I encouraged her to bring a little color into her life! So we chose an accent wall that divided the private from public space; the circulation armature that led you to the upstairs rooftop garden. I suggested an acid yellow. “Are you insane?” was her reply. After she left the site that evening, I had the painter hit it with a brilliant Van Gogh yellow. The next morning I got a phone call: “You jerk, I love it!” Later in her New York Times interview, she described the color as a really unexpected pleasure, introducing a strong statement that was both powerful and yet calming.


    For her, it was a “lifestyle by design.” She remains an inspiration to her students, colleagues, and collaborators, and continues to inspire all of us to chase our muse!



    Robert Henry

  • Melding the Urban Spa with the Resort Spa

    {2:40 minutes to read} In the January/February 2017 edition of Professional Spa and Wellness, Bob was interviewed regarding the topic of urban spas. The question being asked was: What are the different challenges you face when designing an urban spa vs.a resort spa in natural settings?


    Melding the Urban Spa with the Resort Spa

    Nestling into a beautiful natural setting – Amelia Island Plantation – Resort Spa

    “In a resort setting, nature provides the solution; you can just go out and take a walk and relax in an inspired, natural garden setting, ‘nature nurtures.’ In an urban environment, we try to recreate the calm that nature naturally provides as best we can for guests,” he says.


    “In the design of urban environments, it’s all about getting the guest to relax and drop their shoulders down, changing up their frenetic energy and allowing them to just let go and unwind. City dwellers really need relaxation and the sooner you can alter their energy from stressed-out to blissed-out the more successful the spa experience will be,” Henry says. He adds: “[At Robert D Henry Architects] we’re really conscious of designing spaces that soothe and nurture guests, we create transition spaces, where clients are brought a warm chamomile tea and then asked [what they really desire from their spa visit].”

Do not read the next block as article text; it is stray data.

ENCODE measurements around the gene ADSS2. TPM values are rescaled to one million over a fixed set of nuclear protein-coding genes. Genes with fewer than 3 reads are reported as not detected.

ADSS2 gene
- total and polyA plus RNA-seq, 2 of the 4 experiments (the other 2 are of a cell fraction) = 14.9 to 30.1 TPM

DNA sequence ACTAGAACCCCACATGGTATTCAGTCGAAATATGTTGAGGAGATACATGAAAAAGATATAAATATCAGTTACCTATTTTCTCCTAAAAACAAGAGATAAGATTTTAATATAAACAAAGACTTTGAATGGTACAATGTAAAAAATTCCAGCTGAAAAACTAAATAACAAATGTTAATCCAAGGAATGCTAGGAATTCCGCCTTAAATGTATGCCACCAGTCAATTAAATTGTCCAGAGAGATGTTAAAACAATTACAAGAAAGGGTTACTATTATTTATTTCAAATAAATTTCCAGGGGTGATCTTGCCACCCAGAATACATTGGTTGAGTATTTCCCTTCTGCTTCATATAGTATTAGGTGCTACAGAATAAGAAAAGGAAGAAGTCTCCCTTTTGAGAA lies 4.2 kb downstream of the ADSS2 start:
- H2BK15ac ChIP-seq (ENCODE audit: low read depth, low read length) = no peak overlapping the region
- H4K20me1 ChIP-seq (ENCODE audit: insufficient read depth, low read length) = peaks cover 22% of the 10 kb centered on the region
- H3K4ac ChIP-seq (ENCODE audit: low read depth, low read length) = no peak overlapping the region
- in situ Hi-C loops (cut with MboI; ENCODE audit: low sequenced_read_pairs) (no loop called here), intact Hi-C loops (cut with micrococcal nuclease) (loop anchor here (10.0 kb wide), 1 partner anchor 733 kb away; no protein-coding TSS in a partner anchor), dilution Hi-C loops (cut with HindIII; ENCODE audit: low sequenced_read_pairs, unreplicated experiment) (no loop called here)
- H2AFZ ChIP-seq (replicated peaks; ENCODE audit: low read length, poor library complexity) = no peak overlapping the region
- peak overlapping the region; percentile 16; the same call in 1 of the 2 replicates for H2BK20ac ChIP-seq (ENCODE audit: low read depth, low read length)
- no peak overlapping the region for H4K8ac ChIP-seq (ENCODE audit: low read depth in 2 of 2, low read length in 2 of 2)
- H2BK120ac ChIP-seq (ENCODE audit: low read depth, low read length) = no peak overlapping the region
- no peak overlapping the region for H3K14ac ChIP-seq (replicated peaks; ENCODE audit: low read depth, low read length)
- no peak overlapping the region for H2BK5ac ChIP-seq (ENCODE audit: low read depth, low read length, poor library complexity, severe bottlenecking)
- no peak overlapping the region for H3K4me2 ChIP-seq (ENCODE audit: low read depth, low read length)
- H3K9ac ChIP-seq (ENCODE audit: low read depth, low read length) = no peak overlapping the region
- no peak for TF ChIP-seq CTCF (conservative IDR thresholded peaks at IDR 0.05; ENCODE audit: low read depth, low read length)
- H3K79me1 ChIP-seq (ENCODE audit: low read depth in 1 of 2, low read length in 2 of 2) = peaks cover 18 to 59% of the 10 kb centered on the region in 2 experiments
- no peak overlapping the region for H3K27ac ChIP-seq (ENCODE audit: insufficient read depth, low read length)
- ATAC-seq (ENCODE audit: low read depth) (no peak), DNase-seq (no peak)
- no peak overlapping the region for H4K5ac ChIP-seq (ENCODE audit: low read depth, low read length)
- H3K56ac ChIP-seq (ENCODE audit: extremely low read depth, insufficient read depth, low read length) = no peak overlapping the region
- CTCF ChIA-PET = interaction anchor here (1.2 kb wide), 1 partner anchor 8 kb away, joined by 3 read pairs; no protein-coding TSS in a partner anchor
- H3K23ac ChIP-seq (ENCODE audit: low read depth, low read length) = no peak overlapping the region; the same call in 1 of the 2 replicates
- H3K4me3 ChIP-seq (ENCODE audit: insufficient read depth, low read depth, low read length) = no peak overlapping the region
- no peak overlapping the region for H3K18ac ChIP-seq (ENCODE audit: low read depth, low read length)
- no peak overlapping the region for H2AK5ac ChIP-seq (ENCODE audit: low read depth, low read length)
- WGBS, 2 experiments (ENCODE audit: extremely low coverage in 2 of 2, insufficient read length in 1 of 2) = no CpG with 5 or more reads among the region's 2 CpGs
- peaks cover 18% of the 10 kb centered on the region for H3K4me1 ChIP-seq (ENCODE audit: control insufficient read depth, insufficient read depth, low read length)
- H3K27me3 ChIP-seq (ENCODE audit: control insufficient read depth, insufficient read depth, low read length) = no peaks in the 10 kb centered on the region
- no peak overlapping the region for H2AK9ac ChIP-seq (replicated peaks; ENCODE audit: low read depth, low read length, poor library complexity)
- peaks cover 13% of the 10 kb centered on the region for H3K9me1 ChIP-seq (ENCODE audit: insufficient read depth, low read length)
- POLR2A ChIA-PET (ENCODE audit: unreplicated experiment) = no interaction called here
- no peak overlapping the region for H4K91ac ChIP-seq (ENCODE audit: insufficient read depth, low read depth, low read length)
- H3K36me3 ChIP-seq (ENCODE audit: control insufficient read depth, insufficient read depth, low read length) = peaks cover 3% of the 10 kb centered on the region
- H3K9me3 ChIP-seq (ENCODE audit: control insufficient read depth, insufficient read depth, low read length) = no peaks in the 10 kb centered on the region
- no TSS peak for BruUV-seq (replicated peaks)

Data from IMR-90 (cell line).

Melding the Urban Spa with the Resort Spa

    The urban spa welcome – Mandarin Oriental, Miami

    “Especially in urban spas, the challenge is to transport guests to another world, replacing their hectic urban [environments] and stress and replace it with a cocooning nurturing space.  


    Henry, whose firm is currently working on the redesign of the pool at the Mandarin Oriental New York, says that lighting is pivotal. Consider the Mandarin’s global traveler,  “We’re [focused] on helping that guest re-calibrate their circadian rhythm and adapt to the new time zone they are in. We integrated special lighting that produced a cooler blue wavelength in the morning, that energizes the guest, while in the evening, that lighting transitions over to an amber wavelength, creating a more peaceful, restful environment,” that produces melatonin for the guest, calming them down and preparing them for a restful sleep.


    Melding the Urban Spa with the Resort Spa

    Rendering of the pool renovation proposed for Mandarin Oriental, New York


    Designing a Spa in a beautiful natural context is easier than trying to recreate that same “wow” factor in the urban spa. Mother nature does all the work, in those bucolic settings, Henry says. “As designers and architects, it’s often when we’re given the more difficult problems to solve that real breakthroughs occur.” The design of an urban spa provides just that challenge.


    Robert Henry